In recent years, China has imported approximately 8–10% of the coal it uses, although net imports (the difference between total imports and exports) account for a smaller share of around 6–7%. In 2020, Chinese coal imports reached a record 304 million tonnes, only to rise again in 2021 to 323 million tonnes. China’s import requirements have been driven by factors including surging electricity demand, domestic transportation bottlenecks, economic factors (as imported coal can be cheaper than domestic coal in some coastal provinces), environmental and safety considerations, and concerns about depleting coking coal reserves. Chinese coal imports are roughly one-fifth of total global coal imports. 40
Coal Data Uncertainties
There are considerable uncertainties with respect to Chinese coal data.
- Chinese government agencies have revised their estimates of domestic coal production and consumption on several occasions. Some of these revisions have been substantial. Official estimates of coal production in 2000 are now 39% higher than the original number released by the National Bureau of Statistics. In 2015, official estimates of Chinese coal consumption for the prior decade were revised upward by 17%. 41
- Aggregate data from provincial authorities generally exceed national figures from the central government, sometimes by as much as 20%. Reasons may include double-counting of coal traded among provinces and inflated figures from provincial officials (whose promotion often depends on hitting GDP targets that have historically been correlated with coal consumption). 42
- Some Chinese coal consumption statistics are based on tonnage while others are based on thermal content. Trends with respect to each can vary, causing confusion. Estimates of the thermal content of Chinese coal sometimes differ, which can compound the confusion. 43
The Chinese government’s coal policies attempt to strike a balance between the goal of dramatically reducing coal use in the long-term and the economy’s continued dependence on coal in the short- and medium-term. While policies to reduce coal consumption often had the highest priority in the 2010s, in the past several years Chinese policymakers, while seeking to limit the share of coal in the energy mix, have also emphasized the important role they see coal playing in the Chinese economy.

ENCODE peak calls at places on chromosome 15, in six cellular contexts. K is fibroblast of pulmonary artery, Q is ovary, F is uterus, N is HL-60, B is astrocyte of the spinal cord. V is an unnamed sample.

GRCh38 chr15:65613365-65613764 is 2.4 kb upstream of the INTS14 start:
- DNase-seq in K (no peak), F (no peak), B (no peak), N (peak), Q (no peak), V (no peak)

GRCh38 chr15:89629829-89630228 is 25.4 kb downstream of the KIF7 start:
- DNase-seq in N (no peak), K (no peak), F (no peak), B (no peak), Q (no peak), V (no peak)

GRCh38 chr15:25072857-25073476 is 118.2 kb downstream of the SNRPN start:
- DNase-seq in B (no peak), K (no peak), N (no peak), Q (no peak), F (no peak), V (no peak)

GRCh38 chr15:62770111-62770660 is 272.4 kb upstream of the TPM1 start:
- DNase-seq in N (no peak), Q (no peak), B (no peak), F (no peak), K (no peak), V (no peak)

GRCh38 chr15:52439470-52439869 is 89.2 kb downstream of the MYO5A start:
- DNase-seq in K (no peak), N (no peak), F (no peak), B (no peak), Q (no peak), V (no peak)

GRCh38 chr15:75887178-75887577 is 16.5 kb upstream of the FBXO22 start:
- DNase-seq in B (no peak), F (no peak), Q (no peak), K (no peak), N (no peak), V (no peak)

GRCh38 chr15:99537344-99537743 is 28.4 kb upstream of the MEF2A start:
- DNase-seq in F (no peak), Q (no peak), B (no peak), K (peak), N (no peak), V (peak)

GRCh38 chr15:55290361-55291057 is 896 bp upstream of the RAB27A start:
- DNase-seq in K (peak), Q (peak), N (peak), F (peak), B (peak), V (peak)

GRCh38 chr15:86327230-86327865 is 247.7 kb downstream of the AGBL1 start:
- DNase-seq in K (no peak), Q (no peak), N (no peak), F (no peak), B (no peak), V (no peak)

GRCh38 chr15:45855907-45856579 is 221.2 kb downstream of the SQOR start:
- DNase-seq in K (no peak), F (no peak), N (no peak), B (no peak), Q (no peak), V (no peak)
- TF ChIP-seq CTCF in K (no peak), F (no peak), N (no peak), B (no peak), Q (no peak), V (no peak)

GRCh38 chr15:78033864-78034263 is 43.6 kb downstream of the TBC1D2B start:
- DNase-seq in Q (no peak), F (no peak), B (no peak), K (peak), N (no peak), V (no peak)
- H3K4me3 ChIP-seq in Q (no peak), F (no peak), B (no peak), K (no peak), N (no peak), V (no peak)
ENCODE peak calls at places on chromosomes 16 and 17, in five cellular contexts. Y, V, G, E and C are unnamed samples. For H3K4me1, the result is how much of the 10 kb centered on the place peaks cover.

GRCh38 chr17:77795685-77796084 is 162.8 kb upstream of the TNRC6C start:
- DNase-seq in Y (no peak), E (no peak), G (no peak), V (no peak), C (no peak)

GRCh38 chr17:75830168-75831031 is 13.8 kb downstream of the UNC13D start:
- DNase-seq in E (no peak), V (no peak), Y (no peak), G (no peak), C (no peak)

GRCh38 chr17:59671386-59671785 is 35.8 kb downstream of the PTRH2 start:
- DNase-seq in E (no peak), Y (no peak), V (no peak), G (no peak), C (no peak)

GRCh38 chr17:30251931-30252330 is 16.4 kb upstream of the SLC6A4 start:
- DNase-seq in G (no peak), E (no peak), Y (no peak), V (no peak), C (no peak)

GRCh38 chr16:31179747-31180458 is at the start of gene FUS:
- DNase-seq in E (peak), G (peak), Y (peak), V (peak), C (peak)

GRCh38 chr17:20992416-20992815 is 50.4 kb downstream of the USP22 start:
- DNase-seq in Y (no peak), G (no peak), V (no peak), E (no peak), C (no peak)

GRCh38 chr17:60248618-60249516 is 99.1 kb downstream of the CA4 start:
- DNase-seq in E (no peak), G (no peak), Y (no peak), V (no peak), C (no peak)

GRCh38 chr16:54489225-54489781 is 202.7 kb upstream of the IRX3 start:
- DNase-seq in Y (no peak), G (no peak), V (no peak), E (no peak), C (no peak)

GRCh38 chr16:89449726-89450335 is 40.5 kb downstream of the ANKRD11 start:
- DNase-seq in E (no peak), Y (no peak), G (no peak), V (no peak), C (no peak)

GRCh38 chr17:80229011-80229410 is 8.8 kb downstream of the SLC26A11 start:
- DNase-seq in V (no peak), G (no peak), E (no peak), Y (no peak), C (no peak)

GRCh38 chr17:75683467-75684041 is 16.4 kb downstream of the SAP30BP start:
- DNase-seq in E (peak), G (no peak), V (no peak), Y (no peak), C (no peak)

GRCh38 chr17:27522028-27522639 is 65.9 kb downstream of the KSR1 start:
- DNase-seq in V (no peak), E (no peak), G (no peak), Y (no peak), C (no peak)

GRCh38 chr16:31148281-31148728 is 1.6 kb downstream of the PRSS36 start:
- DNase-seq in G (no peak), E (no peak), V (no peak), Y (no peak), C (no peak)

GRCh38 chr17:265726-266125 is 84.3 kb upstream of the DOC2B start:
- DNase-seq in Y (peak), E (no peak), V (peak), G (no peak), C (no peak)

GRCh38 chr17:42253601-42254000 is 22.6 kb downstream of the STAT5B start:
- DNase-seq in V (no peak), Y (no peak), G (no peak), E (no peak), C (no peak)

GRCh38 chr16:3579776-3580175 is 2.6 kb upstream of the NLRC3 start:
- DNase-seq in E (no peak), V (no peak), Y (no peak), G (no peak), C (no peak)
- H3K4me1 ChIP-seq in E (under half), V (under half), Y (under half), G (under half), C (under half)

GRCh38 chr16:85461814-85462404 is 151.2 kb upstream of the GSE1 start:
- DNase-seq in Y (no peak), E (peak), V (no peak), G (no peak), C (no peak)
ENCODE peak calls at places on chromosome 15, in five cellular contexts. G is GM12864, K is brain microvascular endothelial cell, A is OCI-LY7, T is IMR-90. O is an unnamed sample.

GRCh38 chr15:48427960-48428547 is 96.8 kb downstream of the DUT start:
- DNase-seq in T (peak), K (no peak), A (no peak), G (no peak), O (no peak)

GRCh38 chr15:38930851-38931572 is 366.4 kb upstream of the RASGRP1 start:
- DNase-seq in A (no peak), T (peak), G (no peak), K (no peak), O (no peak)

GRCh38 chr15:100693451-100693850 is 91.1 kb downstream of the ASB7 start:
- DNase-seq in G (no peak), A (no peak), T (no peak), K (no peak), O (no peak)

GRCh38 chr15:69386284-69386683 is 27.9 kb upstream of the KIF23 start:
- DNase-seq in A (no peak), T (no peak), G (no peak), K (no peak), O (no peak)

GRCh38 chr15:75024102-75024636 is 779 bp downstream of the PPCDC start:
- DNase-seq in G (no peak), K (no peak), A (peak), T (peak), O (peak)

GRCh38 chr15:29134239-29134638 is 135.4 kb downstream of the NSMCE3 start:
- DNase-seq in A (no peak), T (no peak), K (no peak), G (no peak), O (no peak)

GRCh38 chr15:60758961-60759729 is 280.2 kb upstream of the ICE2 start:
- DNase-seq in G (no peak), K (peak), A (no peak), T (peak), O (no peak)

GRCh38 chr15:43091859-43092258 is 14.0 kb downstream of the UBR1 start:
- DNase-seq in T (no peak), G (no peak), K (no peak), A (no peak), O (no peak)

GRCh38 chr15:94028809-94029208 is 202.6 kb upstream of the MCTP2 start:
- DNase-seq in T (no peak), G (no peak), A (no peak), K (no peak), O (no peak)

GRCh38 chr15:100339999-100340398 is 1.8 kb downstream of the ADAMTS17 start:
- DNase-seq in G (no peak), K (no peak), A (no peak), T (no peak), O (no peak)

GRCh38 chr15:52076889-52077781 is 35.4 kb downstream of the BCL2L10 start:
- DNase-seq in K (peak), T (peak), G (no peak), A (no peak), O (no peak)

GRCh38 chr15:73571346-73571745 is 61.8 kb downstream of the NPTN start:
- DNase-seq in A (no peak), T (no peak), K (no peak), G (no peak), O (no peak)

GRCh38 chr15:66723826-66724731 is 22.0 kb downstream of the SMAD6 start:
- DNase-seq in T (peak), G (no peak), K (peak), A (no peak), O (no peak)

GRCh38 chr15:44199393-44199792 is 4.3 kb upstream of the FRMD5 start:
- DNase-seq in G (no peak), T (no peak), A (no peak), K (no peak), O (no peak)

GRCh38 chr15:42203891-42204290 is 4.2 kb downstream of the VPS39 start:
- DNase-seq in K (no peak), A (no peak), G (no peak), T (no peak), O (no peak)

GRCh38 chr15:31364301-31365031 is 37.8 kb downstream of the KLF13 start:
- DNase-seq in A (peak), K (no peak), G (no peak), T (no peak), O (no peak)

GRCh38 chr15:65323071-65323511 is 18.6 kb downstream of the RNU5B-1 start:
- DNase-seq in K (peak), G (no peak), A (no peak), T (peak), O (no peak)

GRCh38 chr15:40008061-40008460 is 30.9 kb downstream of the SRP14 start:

During the 13th Five-Year Plan (2016–2020), China’s leaders introduced many policies aimed at reducing coal’s share of the energy mix, including capping coal use, removing dispersed coal from urban areas, switching from coal to natural gas heating across much of northern China, closing inefficient coal-fired boilers, tightening CO2 emissions standards and strengthening efficiency standards in power plants. 44 These policies principally targeted local air pollution. 45
One particular area of focus was “dispersed” coal (散煤), which includes coal used for home heating and cooking. Dispersed coal is effectively raw coal that has not been processed and washed according to strict standards. It combusts inefficiently and its emissions are not filtered before being discharged. Therefore, even though dispersed coal accounts for only 2% of China’s total coal consumption, it results in 5 to 10 times more air pollution per unit of energy than industrial coal. Dispersed coal is an important source of air pollution during the winter in northern China and became a focal point of government policies between 2014 and 2020. 46
In 2020, President Xi Jinping’s pledge to reach carbon neutrality by 2060 elevated decarbonization as a policy goal and sent a strong message about coal’s long-term future in China. In 2021, the Chinese government released its Mid-Century Long-Term Low Greenhouse Gas Emission Development Strategy, which includes a goal of 80% non-fossil fuels in the energy mix. 47 While there are still questions about the potential role of coal with carbon capture, utilization and storage (CCUS) in meeting these goals, the direction of travel has clearly been set.
This is reflected in the 14th Five-Year Plan (2021–2025), which reiterates President Xi Jinping’s announcement at the 2021 Leaders’ Summit on Climate that China will “strictly control” coal consumption in the next five years, although the Plan does not set a limit on coal-fired power plant capacity in China or call for a halt to new construction. The 14th Five-Year Plan reiterates President Xi’s pledges to stop building coal-fired power projects abroad and gradually “phase down” domestic coal use in the next five-year plan period (2026–2030). These pledges are also discussed in China’s 1+N papers. 48